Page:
Hessel E. Yntema III is known as a strong advocate of government accountability, community preservation, and land conservation. Mr. Yntema is helping us fight a condominium development adjacent to Rio Grande Valley State Park.
July 03, 2019
Harebrained development schemes are a dime a dozen. In a perfect world, planning departments and elected officials would act to protect residents from predatory development proposals that disrupt communities, degrade open space, and destroy the character of the surrounding area.
In reality, we’ve found ourselves in the unfortunate position of having to sue the very government that is supposed to protect us. When Bernalillo County ignored its planning guidelines and approved a proposal to build 27 condominiums next to Rio Grande Valley State Park, we realized we needed legal assistance.
We’d like to introduce our attorney, Hessel E. Yntema III. We call him “Hess” for short.
Hess is not your typical lawyer. For one thing, he drives a Hyundai Elantra. For another thing, he enjoys working on behalf of communities who find themselves in the crosshairs of developers and bureaucrats.
A graduate of Harvard and the University of New Mexico Law School, Hess served two terms on the Albuquerque City Council representing District 6. Hess is known as a strong advocate of government accountability, community preservation, and land conservation.
Nearly twenty years ago, Hess successfully represented Adela Martinez, the woman who owned the house that still stands next to the National Hispanic Cultural Center (NHCC). Fifty families were moved out of the houses that were demolished to make way for NHCC, but Ms. Martinez refused to leave even after being offered hundreds of thousands of dollars.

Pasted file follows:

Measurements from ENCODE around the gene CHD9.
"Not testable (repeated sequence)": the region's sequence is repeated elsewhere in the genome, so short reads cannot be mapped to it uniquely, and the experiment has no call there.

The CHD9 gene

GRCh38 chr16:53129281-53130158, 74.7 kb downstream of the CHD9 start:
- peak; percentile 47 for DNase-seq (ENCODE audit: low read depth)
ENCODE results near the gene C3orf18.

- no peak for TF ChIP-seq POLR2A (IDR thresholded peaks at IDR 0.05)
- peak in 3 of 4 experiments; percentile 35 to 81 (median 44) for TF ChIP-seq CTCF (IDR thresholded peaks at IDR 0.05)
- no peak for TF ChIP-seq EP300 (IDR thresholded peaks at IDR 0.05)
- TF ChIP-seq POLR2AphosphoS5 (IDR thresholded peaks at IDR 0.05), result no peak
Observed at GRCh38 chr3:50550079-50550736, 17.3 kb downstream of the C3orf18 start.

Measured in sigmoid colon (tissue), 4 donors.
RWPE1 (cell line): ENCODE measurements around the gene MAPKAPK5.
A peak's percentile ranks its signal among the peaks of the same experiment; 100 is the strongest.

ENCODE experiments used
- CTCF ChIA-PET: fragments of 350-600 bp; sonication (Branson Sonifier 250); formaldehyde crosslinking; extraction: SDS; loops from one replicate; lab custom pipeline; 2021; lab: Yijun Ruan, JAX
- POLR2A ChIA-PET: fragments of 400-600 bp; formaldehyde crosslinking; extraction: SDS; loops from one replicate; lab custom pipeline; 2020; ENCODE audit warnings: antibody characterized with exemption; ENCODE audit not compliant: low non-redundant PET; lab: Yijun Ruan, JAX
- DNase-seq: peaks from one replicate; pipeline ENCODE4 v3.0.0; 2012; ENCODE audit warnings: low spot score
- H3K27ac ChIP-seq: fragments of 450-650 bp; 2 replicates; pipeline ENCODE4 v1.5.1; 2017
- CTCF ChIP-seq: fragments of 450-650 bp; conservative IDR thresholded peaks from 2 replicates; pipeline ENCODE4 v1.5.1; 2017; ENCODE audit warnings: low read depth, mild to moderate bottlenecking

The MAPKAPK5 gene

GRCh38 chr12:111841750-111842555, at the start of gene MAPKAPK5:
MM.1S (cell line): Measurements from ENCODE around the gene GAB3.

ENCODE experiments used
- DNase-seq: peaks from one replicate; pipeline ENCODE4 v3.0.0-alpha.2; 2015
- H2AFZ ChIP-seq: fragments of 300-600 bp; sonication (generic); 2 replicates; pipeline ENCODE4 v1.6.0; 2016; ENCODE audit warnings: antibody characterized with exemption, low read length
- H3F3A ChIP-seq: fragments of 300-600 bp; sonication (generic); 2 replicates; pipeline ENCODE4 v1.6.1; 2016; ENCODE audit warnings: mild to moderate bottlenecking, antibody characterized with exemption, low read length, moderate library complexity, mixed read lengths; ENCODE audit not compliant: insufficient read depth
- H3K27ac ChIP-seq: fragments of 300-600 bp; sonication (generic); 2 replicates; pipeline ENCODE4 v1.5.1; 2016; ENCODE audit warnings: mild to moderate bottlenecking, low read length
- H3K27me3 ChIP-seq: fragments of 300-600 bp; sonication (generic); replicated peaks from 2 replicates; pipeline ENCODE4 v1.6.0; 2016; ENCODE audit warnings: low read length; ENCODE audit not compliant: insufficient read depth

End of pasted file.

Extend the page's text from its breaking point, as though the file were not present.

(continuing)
“First-time visitors to the National Hispanic Cultural Center of New Mexico might encounter a bit of Hispanic history they hadn’t counted on,” the Albuquerque Journal wrote when the NHCC opened in 2000. “On a small plot of land tucked between the parking lot and the main complex is a pair of small green stucco homes surrounded by a wall. It is the legacy of Adela Martinez. Martinez, who died earlier this year at age 80, made history when she stood up to supporters of the center, refusing to sell the land she had lived on since age 4.”
In another case that’s received national attention from Forbes magazine, Hess is taking on the City of Albuquerque in an effort to stop a proposed housing development from being built on land adjacent to the San Antonio Oxbow Open Space. On June 17, Albuquerque’s City Council sided with Hess and project opponents when it voted to reject the Land Use Hearing Officer’s recommendation to approve the plan for the housing development.
We’re eternally grateful to Hess for taking our case. Hess says the 27-unit condominium complex proposed by Rio Grande Huerta LLC would be “catastrophic” for the Vecinos del Bosque neighborhood. He filed a 25-page legal brief this week that recommended reversing Bernalillo County’s decision to approve the development.
Please consider making a donation to our legal fund so that Hess can continue to fight for the Vecinos del Bosque neighborhood!